This site is intended as a resource for persons who have skin disorders and/or who have visited a dermatologist. We hope it will be interactive. You can find the area you are interested in under the Category Section which is in the right hand column of this page. Please note that we do not accept any money from pharmaceutical companies or device makers. The "A How To Use" page will be helpful.
In July 2016, the U. S. Prevention Services Force stated that there is no good evidence for the efficacy of skin cancer screening to prevent death or significant disability. This means that the benefits do not outweigh the potential harm of skin cancer screening.
Nonmelanoma skin cancer comprises 98% of skin cancer's and account for only about .1% of all cancer deaths. Melanoma accounts for about 10,000 cancer deaths a year.
If you have a personal or family history of melanoma, and if you have more than 100 moles you should probably consider being screened. But if not, you could safely pass. A large study in Germany found that skin cancer screening can potentially save one life per hundred thousand individuals screened. It is likely that much more harm could be done from over diagnosis and over treatment in a large screen and population.
Screening picks up small very slow growing or not even growing melanomas that are not destined to harm a patient. However, once they are discovered usually aggressive therapy is recommended and the patient is then labeled as a cancer survivor.
Most dermatologists recommend skin screening. In spite of the lack of evidence for its efficacy, it's good business practice for skin doctors. A skillful dermatologist can find something to treat with cryotherapy or a biopsy on most older caucasians, and this provides a good living for these doctors. It's a low risk screening and a high-value return for dermatologists.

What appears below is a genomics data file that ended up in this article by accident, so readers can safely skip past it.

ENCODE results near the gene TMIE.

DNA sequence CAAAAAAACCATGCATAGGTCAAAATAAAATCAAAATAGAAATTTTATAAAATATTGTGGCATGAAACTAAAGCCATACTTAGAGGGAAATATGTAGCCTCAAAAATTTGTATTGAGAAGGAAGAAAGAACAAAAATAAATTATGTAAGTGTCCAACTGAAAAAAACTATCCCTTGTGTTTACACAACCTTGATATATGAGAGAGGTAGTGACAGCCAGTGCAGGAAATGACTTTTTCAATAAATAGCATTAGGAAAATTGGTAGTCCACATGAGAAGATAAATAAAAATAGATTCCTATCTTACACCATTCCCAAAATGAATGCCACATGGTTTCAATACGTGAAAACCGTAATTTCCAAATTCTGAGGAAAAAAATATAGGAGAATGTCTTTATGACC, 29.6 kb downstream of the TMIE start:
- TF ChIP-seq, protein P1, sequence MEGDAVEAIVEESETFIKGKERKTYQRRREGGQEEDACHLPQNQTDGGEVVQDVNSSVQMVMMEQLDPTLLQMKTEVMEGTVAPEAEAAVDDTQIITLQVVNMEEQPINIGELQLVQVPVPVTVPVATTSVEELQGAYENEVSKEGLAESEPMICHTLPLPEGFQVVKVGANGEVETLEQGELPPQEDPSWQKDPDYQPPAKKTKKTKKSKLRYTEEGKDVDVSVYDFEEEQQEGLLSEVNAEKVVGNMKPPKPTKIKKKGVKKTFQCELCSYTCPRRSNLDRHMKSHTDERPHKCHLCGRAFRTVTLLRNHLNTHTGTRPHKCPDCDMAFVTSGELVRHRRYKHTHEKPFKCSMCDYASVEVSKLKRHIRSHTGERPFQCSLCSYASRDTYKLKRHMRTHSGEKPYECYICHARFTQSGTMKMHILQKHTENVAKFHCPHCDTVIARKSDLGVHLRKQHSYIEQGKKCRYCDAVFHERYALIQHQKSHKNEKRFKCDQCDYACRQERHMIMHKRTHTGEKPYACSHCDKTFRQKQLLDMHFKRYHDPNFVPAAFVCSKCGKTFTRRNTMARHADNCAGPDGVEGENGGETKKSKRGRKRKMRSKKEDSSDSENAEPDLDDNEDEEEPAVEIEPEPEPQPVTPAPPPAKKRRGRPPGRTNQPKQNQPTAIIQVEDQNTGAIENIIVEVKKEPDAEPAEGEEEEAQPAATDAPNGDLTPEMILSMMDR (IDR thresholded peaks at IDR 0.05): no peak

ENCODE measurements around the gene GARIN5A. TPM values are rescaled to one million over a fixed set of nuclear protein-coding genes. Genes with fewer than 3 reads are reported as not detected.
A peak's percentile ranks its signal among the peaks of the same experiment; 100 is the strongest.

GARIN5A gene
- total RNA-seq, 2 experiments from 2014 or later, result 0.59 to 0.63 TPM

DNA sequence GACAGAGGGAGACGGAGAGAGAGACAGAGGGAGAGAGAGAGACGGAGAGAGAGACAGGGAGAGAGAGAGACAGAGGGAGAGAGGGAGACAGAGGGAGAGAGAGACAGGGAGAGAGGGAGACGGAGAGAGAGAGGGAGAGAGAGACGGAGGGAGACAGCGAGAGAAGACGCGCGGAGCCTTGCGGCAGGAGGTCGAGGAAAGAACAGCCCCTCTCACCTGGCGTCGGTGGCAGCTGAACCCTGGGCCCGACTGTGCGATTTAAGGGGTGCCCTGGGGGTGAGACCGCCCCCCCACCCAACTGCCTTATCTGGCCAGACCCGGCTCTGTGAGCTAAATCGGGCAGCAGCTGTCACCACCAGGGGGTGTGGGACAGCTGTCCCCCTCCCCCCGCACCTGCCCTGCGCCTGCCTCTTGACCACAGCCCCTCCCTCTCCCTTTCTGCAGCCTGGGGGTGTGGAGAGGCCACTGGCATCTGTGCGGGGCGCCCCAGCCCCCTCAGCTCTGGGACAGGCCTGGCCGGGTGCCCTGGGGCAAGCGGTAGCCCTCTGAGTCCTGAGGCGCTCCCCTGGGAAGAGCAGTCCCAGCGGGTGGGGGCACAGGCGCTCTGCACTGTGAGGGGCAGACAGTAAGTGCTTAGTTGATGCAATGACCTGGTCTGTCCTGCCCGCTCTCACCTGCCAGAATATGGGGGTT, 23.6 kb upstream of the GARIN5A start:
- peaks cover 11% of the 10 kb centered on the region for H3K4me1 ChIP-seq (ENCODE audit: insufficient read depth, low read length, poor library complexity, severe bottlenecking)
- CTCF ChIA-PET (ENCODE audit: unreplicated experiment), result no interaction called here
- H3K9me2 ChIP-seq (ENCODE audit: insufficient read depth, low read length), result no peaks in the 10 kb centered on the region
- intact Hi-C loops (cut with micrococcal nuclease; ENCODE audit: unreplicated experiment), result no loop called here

The smart patient should avoid skin cancer screenings if they are not at risk. They should specifically avoid the free skin cancer screenings offered by many hospitals and aggressively promoted by the American Academy of Dermatology. They can just say no. If they have risk factors for skin cancer or are worried about specific lesions they can request a complete skin examination. This may be a good way of alleviating anxiety related to specific skin lesions.
The article in July 26, 2016 New York Times is a good overview. It can be accessed at: http://nyti.ms/2albmU/
"Something strange is going on in medicine. Major diseases, like colon cancer, dementia and heart disease, are waning in wealthy countries, and improved diagnosis and treatment cannot fully explain it.
Scientists marvel at this good news, a medical mystery of the best sort. Many are puzzled as to why." This is a fine introduction to this topic by the science writer, Gina Koilata. Major Diseases are in Decline.
Case report of a 34 yo man with proven Demodex-Rosacea who was treated with 200 mg/kg ivermectin with subsequent weekly topical permethrin. The protocol showed impressive treatment efficacy. See pdf of article: Download Demodeciasis Ivermectin
"A quiet shift is taking place in how women obtain birth control. A growing assortment of new apps and websites now make it possible to get prescription contraceptives without going to the doctor.
The development has potential to be more than just a convenience for women already on birth control. Public health experts hope it will encourage more to start, or restart, using contraception and help reduce the country’s high rate of unintended pregnancies, as well as the rate of abortions."
HZO occurs when latent varicella zoster virus (VZV), residing in the ganglion of the trigeminal nerve, reactivates and affects the ophthalmic nerve (V1). Primary infection with VZV commonly occurs in childhood as chickenpox. Anterior uveitis occurs in 40-50% of all cases of HZO (but only when the tip of the nose is involved).
"The world today is very different from the one our immune system evolved to anticipate — not just in what we encounter, but in when we first encounter it. Preventing autoimmune disorders may require emulating aspects of that “dirtier” world: safely bottling the kinds of microbes that protect the kids, so we can give them to everyone and guide the “postmodern” immune system along a healthier path of development."
This essay argues that changes in our microbiome wrought by a "higher standard of living" in more developed countries has led to an increase the incidence of autoimmune diseases such as Type I diabetes and multiple sclerosis. Other changes have also increased life-span, but some individuals have a higher burden of some diseases. It's a complex relationship, and the arguments are presented well.